The Israeli-Palestinian conflict has fallen down the list of political priorities in recent years as regional and global powers have been preoccupied with more pressing issues—including tensions with Iran; wars in Syria, Yemen and Libya; unrest in Lebanon, Iraq and Algeria; the rise of intestate competition, including with Russia and China, in the region; and a host of internal issues affecting the countries of the region.

Saudi Arabia’s crown prince, Mohammed bin Salman, second from left, sits next to King Abdullah II of Jordan, left, in Riyadh, Saudi Arabia, on Tuesday, Oct. 23, 2018. (Tasneem Alsultan/The New York Times)
Saudi Arabia’s crown prince, Mohammed bin Salman, second from left, sits next to King Abdullah II of Jordan, left, in Riyadh, Saudi Arabia, on Tuesday, Oct. 23, 2018. (Tasneem Alsultan/The New York Times)

The conflict, however, has not gone away, and has historically found a way, often violently, to grab international attention. The Trump administration’s policy decisions relating to key issues of the conflict, alongside ongoing official statements of its intention to table an initiative, have brought the issue back to the international community’s agenda. This despite the administration acknowledging that the main Arab stakeholders are unlikely to embrace the White House’s eventual plan and that Palestinians will reject it. Unfortunately though, as the conflict has seen renewed attention, upcoming elections in the United States, most likely again in Israel and hopefully in the Palestinian Territories mean that an American-led effort is likely to be placed on the back-burner for at least the near term.

However, recent regional developments may present opportunities to reaffirm the tenets that would someday lead to a comprehensive peace. Shared security concerns, particularly over Iran, and American encouragement have opened new lines of communication between Israel and key Arab states, such as Saudi Arabia and the UAE. Further, Israel’s next government—whenever it may come—could hold more forward-leaning views toward resolving the Israeli-Palestinian conflict than the current ruling coalition.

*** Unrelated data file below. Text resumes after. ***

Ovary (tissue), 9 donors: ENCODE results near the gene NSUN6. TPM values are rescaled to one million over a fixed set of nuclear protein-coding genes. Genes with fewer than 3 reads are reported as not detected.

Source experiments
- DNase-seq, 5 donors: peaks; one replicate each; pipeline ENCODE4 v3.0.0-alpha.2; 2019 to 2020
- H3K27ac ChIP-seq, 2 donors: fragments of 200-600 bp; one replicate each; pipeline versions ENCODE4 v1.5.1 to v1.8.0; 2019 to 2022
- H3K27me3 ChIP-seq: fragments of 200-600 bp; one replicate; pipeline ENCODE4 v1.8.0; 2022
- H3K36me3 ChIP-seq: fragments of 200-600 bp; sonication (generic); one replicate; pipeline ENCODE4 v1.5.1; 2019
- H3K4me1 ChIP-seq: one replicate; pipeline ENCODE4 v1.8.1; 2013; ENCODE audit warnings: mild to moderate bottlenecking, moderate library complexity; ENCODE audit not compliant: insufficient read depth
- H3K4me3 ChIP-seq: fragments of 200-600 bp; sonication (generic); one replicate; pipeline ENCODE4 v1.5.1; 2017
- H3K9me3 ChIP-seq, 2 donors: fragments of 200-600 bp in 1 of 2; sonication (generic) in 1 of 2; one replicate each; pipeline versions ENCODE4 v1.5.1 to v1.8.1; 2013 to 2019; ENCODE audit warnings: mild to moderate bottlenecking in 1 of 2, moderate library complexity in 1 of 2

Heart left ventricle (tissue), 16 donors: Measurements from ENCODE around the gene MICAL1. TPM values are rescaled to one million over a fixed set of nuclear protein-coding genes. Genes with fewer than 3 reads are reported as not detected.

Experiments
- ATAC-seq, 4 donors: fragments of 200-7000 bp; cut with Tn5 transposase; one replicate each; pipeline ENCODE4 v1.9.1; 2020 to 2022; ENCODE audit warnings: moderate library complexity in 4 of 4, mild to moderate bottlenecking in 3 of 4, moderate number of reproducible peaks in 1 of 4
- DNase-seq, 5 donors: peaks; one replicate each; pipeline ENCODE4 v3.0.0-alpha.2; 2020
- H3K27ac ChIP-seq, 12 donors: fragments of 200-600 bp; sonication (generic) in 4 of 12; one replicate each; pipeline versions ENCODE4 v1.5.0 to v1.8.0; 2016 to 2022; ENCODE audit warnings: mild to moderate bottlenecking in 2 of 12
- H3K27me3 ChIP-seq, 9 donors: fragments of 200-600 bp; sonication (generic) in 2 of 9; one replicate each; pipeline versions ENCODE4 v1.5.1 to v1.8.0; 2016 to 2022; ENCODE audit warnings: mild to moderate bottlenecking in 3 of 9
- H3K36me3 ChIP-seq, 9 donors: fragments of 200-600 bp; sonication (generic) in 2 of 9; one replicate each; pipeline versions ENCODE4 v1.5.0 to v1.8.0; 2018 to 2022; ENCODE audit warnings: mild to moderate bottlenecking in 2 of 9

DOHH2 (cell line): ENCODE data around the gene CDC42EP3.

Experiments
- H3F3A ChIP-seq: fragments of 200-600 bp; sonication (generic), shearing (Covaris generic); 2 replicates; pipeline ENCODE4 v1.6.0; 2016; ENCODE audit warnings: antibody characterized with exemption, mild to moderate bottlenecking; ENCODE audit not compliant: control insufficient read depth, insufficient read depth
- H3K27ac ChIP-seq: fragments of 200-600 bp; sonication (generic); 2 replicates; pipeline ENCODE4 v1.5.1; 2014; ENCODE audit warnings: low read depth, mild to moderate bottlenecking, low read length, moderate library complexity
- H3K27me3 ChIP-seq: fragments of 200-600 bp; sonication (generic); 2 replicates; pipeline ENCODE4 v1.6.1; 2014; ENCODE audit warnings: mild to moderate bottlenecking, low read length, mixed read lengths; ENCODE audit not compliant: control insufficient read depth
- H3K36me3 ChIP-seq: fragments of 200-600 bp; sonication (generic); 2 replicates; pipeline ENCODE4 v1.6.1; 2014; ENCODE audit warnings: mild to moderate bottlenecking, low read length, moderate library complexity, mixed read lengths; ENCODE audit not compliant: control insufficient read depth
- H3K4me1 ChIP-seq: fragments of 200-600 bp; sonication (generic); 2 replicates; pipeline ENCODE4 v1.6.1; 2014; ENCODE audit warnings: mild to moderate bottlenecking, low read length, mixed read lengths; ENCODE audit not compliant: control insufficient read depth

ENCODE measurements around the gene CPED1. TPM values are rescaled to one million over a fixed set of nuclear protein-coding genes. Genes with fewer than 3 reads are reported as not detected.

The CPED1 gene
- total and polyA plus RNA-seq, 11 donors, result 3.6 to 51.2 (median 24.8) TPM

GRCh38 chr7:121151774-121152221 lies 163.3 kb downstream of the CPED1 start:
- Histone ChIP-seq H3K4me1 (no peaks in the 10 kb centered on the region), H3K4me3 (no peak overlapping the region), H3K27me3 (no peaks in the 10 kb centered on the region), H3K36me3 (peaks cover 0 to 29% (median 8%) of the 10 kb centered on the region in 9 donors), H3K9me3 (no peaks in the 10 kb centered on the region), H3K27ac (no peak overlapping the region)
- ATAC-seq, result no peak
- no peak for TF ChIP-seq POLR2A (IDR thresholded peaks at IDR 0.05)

More importantly, this year, the Arab world has twice reconfirmed commitment to the Arab Peace Initiative (API)—first, in the March 2019 Arab Summit held in Tunisia, and recently at the September meeting of Arab foreign ministers in Cairo. The historic offer—full peace with Israel following a two-state solution—made at the Beirut Summit of 2002 failed to prompt any official Israeli response. Nonetheless, official Arab support for the API has been consistently reaffirmed since its adoption.

An opportunity now exists for the Arab Quartet (AQ), consisting of Egypt, Jordan, Saudi Arabia and the United Arab Emirates, to present a complementary initiative to the API to advance Palestinian-Israeli peace. With the right approach, a package presented to the Israelis and Palestinians may have a chance of success irrespective of the introduction of an American initiative.

Time is of the essence though. The stakes of inaction are at an all-time high: a viable two-state solution is in jeopardy; violence or war remains a possibility around flash points such as Gaza, Jerusalem, Lebanon and Syria, among others; the negotiating positions of the parties continue to widen; Palestinian institutions are losing strength and public confidence; and extremism is on the rise.

The Arab Peace Initiative 2.0: A Three-Track Approach

The 2002 API focused on the essence of the conflict. Today, an initiative to complement the API is needed to address the structures and actions required to achieve peace. This package should be made up of three primary components.